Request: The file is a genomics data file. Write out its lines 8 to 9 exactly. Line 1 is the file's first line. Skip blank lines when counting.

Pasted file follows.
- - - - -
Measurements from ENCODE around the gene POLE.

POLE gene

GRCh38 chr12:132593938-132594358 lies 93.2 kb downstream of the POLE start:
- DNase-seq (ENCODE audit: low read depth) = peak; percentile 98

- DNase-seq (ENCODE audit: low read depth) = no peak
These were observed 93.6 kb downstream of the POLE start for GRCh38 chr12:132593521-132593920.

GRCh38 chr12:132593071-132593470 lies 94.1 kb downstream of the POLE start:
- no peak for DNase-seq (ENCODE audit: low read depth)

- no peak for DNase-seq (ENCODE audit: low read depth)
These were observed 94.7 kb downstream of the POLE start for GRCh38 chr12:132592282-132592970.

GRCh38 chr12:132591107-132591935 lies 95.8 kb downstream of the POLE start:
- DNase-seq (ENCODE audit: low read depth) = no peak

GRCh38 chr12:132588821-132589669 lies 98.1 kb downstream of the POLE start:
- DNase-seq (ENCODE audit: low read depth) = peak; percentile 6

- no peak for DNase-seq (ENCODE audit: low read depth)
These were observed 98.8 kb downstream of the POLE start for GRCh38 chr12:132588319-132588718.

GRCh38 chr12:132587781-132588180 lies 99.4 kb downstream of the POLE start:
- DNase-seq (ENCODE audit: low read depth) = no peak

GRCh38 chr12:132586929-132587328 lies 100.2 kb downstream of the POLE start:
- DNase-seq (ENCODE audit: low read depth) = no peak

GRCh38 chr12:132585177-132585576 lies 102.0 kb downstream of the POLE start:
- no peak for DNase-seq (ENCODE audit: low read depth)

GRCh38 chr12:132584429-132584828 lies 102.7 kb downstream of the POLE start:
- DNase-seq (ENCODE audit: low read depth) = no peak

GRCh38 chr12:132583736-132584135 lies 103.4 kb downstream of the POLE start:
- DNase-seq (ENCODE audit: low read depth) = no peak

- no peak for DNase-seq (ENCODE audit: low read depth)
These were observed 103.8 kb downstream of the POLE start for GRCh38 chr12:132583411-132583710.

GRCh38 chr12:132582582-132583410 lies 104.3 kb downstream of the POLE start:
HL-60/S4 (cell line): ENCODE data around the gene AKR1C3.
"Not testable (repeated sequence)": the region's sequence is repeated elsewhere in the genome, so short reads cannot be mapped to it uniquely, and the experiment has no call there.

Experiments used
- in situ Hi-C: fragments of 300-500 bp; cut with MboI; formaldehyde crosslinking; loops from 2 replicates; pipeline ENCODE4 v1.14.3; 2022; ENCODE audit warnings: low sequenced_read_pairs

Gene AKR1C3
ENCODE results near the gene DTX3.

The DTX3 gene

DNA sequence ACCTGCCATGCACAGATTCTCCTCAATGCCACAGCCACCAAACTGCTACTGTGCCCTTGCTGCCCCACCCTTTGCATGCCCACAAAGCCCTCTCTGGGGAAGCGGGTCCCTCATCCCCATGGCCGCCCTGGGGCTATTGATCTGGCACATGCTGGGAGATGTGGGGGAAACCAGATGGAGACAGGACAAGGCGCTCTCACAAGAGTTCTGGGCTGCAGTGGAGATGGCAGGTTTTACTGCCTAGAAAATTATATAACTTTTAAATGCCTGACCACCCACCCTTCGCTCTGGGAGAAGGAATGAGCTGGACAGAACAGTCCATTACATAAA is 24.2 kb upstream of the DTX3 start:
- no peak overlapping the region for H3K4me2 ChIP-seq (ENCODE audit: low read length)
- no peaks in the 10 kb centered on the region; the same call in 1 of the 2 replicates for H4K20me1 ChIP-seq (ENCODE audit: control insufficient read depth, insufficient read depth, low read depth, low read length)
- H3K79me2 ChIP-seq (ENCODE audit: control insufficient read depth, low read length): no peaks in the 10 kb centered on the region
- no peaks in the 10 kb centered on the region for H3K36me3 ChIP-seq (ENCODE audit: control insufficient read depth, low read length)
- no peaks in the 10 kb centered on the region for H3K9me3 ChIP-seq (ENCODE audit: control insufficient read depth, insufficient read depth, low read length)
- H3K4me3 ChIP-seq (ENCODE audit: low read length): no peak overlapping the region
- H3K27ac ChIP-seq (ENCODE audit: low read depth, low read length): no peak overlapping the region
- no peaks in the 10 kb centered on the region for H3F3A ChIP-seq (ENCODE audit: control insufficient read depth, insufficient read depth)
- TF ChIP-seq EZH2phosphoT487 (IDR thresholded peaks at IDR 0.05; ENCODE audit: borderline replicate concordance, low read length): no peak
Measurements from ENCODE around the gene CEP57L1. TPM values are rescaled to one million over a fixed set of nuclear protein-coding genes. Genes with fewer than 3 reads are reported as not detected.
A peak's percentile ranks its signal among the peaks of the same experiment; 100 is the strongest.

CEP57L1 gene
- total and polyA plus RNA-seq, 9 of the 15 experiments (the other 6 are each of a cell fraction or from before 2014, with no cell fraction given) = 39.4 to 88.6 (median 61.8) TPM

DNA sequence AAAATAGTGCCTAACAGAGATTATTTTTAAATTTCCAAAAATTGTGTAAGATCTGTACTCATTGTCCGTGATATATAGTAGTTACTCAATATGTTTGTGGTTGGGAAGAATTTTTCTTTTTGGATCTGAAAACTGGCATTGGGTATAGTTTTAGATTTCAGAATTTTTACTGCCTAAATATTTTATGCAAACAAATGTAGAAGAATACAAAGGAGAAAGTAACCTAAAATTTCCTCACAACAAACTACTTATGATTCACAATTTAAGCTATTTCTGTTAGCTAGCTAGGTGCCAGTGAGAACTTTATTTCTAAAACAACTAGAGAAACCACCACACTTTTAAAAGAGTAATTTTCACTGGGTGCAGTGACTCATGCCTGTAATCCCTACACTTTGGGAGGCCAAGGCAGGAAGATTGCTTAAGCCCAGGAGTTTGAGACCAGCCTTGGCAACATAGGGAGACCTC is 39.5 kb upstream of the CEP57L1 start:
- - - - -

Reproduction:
- no peak for DNase-seq (ENCODE audit: low read depth)

- no peak for DNase-seq (ENCODE audit: low read depth)